As I hear through industry reports, the 2017 PGA Merchandise Show in Orlando had evidence of changing times.
I have been to the show many times. It is very hard work walking about 10 miles up and down aisle after aisle of hundreds of golf-oriented products – shirts, shoes, balls, clubs, bags, bag tags, travel information, giftware, all being hawked, some subtly, some aggressively, but all are promoted with one thought .
That is get your customer to buy more.
You can try out all new club designs, talk with sales reps to gain product knowledge, attend information seminars and simply meet people. One huge benefit is the expenses to attend the show are tax deductible for retailers looking for a way to spend a few days in sunny Florida during the winter months.
This year, the big news at the show came from TaylorMade, which announced its signing of Tiger Woods to help promote sales of their clubs.
TaylorMade already has a significant stable of the finest players in the world endorsing its lines. It must feel the influence gained by paying millions of dollars to star performers enhances sales or it wouldn’t do it.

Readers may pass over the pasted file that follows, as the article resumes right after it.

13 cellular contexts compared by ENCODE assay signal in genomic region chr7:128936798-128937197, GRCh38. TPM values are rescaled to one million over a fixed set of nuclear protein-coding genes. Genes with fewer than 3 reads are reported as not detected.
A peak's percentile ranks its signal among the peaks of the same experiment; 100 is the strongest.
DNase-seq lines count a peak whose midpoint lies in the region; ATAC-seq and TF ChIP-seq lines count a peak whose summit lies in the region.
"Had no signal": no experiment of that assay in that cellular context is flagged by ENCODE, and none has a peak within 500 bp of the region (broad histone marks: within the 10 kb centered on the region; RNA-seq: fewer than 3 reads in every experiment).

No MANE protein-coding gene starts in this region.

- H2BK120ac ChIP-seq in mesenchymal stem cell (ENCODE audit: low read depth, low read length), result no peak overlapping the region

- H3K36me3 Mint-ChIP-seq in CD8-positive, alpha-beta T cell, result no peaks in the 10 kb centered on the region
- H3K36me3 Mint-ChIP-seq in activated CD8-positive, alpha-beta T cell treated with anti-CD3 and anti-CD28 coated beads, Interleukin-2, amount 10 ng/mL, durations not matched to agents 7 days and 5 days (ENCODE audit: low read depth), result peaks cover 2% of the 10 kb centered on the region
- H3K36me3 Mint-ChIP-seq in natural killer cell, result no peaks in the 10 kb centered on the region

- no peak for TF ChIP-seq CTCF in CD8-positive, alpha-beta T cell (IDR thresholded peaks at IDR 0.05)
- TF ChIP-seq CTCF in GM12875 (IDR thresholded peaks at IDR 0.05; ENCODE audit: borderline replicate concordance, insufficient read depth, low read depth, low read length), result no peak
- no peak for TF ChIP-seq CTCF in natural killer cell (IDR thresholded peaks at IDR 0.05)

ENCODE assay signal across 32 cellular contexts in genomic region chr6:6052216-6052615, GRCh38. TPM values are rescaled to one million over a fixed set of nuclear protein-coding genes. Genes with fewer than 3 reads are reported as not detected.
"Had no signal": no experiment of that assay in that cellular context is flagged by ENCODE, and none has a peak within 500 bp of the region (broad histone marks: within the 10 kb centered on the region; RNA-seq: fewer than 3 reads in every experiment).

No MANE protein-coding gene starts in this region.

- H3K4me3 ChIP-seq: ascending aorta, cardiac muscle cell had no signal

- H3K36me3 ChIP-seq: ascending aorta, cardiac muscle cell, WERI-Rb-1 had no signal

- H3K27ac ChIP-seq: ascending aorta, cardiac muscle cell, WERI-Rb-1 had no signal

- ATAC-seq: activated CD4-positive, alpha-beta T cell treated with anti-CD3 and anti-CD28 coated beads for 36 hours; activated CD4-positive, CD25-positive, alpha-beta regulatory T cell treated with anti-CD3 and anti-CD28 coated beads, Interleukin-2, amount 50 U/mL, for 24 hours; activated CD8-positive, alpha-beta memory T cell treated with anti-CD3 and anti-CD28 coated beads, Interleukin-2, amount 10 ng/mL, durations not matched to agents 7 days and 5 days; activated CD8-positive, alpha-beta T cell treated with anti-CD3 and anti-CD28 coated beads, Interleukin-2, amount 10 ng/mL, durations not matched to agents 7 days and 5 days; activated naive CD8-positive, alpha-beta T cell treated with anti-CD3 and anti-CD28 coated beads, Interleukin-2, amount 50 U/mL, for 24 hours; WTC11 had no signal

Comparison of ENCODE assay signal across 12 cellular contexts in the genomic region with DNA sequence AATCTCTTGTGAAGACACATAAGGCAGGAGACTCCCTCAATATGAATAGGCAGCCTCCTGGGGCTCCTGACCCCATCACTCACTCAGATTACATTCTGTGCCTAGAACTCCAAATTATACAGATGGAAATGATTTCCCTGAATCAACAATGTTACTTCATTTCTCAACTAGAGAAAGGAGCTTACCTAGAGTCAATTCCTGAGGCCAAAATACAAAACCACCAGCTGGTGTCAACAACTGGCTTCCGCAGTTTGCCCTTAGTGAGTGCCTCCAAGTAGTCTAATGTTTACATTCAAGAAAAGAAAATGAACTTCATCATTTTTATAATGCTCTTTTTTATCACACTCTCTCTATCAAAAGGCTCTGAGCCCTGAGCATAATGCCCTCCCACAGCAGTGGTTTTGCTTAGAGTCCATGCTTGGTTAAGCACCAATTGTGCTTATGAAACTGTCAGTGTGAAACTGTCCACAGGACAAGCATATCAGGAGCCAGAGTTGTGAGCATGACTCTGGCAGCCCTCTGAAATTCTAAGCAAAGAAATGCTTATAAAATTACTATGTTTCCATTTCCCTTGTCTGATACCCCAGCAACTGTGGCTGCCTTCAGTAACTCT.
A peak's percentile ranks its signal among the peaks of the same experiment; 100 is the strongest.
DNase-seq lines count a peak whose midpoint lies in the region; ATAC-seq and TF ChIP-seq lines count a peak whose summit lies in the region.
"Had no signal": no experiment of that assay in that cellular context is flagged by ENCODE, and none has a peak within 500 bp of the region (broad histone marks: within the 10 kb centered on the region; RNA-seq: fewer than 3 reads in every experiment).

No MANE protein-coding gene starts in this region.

But what does the future hold?
With internet sales beginning to take over retailing, is it possible a product’s identification with a star performer will become even more important?
I attended the show the first year that the Demo Day was held at Orange County National. To say the crowds were sparse is to exaggerate by a large volume. I was there for about four hours and I doubt more than 100 people came and tested clubs.
This year, according to reports, 20,000 were there to try hundreds of clubs and balls, to watch Bubba Watson and Annika Sorenstam and hear Hank Haney.
Even though 40,000 industry people walked the halls, the general observation held by previous attendees is that crowds were lighter. The number of displays is decreasing every year and some extremely big manufacturers don’t attend.